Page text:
Yes, yes, and yes, for all the reasons noted above.   But, just to torment Jay for a moment, there is a credible counter-position to any claim that the contractor is being deprived of its workforce of choice by imposition of the Vaccine Mandate.   The argument is that the Mandate actually does the opposite: it preserves the contractor’s workforce of choice by keeping the entire workforce healthy and reasonably protected from the ravages of COVID-19.   And, to drive the point home, the contractor’s legal assertion of Government breach may be undermined by the contractor’s own HR records when it shows the number of lost worker days attributed to COVID-19 before the vaccine versus after the vaccine, and the number of sick days attributed to the illness.   So, arguably, by enforcing the vaccine mandate, the contractor is actually preserving its workforce.   In turn, it is the individual employee who quits or is fired for refusing a vaccine jab that is depriving the employer of its desired workforce – not the Government and not the Vaccine Mandate.

What about the pending OSHA ETS?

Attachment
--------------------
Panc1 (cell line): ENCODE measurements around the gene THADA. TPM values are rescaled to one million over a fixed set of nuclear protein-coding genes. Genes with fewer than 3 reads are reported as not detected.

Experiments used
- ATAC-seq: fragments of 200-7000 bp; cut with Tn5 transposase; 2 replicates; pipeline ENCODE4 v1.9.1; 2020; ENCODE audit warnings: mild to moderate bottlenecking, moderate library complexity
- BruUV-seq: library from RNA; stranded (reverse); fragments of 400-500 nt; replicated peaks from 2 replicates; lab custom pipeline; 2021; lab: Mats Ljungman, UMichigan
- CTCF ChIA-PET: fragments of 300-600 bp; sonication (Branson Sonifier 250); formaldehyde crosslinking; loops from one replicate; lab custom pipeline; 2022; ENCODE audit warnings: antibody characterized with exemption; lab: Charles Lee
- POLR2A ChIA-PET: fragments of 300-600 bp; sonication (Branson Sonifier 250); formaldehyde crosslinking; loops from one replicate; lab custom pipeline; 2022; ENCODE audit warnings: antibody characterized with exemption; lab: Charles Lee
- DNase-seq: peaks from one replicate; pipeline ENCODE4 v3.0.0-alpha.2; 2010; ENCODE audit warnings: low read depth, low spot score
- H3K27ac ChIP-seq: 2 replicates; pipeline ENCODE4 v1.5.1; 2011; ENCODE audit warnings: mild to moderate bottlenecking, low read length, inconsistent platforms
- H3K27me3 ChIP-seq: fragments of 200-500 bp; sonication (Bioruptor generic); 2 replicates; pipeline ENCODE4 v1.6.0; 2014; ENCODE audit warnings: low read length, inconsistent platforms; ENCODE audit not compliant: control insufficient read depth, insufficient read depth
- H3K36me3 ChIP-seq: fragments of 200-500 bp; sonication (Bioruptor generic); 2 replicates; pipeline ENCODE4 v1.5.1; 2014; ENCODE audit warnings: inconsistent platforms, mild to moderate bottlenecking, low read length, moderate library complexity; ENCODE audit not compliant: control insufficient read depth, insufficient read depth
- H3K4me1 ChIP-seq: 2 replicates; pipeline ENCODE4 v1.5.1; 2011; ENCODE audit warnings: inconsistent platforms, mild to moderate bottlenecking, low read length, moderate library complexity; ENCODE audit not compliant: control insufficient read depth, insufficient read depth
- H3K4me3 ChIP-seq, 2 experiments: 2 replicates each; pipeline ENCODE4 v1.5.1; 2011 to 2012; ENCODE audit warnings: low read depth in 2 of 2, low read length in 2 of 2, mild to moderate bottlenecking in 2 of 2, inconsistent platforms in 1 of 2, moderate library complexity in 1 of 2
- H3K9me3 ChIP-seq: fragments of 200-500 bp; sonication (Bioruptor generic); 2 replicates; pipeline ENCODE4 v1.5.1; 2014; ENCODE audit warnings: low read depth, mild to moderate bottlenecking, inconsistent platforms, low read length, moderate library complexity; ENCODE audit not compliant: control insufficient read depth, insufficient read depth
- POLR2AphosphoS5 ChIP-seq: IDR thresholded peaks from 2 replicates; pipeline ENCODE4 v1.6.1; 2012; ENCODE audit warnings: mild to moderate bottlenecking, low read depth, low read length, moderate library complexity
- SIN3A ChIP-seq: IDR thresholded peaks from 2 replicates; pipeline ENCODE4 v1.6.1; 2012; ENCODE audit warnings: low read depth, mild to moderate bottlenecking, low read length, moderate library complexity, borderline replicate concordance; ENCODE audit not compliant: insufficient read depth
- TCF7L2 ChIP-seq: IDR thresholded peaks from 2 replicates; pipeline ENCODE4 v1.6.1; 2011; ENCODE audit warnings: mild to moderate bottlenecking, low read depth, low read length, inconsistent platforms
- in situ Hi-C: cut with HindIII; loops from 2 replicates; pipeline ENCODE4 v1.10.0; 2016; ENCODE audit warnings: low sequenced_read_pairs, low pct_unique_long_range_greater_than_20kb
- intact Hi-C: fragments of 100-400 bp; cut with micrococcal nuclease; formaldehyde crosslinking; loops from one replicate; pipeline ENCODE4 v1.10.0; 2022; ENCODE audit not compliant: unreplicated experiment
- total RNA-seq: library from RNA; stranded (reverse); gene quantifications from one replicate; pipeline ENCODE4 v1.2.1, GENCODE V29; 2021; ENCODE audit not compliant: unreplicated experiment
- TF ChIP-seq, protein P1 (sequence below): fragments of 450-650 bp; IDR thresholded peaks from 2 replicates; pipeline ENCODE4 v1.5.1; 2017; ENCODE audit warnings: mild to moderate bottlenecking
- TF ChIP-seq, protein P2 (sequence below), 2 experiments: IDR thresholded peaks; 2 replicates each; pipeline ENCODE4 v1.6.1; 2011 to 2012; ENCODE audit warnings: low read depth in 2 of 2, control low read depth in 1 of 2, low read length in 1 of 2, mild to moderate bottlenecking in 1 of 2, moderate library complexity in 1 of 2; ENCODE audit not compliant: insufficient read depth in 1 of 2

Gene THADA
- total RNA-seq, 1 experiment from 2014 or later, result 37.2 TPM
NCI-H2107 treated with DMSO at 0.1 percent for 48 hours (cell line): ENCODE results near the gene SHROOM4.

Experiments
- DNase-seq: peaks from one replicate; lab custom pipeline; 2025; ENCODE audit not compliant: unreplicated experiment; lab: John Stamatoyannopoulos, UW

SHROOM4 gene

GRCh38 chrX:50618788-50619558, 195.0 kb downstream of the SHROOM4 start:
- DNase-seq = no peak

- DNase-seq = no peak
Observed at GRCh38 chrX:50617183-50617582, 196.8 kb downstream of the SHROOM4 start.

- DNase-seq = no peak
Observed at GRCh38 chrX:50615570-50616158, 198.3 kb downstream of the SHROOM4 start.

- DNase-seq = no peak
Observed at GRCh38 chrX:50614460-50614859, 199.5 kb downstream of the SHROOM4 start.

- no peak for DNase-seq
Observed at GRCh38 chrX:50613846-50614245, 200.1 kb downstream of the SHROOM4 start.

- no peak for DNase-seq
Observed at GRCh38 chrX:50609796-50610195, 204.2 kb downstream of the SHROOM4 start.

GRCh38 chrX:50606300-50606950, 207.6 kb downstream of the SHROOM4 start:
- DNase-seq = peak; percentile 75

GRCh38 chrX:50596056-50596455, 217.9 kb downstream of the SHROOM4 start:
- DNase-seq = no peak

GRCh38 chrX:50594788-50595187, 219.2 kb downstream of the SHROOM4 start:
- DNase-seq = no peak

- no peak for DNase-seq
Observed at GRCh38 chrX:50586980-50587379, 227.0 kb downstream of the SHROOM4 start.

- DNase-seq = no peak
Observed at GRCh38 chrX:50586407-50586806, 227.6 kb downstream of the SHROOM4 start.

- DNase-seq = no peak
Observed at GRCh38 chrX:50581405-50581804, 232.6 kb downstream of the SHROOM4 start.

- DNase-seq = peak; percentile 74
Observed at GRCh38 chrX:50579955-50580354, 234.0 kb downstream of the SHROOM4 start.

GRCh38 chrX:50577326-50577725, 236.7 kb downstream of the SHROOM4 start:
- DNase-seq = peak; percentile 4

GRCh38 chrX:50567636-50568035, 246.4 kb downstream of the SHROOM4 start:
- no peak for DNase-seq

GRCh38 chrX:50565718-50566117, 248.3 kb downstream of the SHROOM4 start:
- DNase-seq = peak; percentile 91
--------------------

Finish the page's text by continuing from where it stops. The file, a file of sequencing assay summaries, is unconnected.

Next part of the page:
In the background is the upcoming OSHA ETS, which may impact many contractors and subcontractors regardless of Executive Order No. 14,042.   However, at this point (subject to change), the OSHA ETS should not be a significant factor in compliance decision-making.   First, the President’s pronouncement was for the ETS to require an employee to be “fully vaccinated or show a negative test at least once a week.”[56]   So, with that flexibility, the ETS is not likely to rankle unions and employees to the same extent as Executive Order No. 14,042.   Second, the OSHA ETS is going to be judicially challenged.   In court, the Government must provide substantial evidence that its measures will adequately stop the workplace transmission of COVID-19.   And, for the reasons discussed in my September 15, 2021 blog piece, I believe, more likely than not, the ETS will legally fail.   Of course, this significantly depends upon how OSHA drafts the ETS.   The White House did not do the OSHA drafters any favors by precluding other methods of stopping COVID-19 workplace transmission.   In sum, it is fruitless to treat the OSHA ETS as a compliance problem unless and until it actually becomes a compliance problem.  


There is real question as to whether a vaccine mandate (a public health measure) fits in the scope of the OSH Act (a workplace safety statute).   Typically, all of the safety measures that OSHA imposes—be it red buttons, safety valves, all manner of tangible things for breathing, etc.—all these things are measures intended to remain at the job site or in the locker room when the employee walks out the door.   An employee cannot leave a vaccine at the workplace.   Hence, it will be interesting to see how the ETS holds up.   Nonetheless, at this juncture, I will let Jay do the speculating.          

[1] Exec. Order No. 13,991, available at

[2] Id. at § 2.

[3] Id. at § 4.

[4] Exec. Order No. 13,999, available at

[5] Id. at §§ 2-3.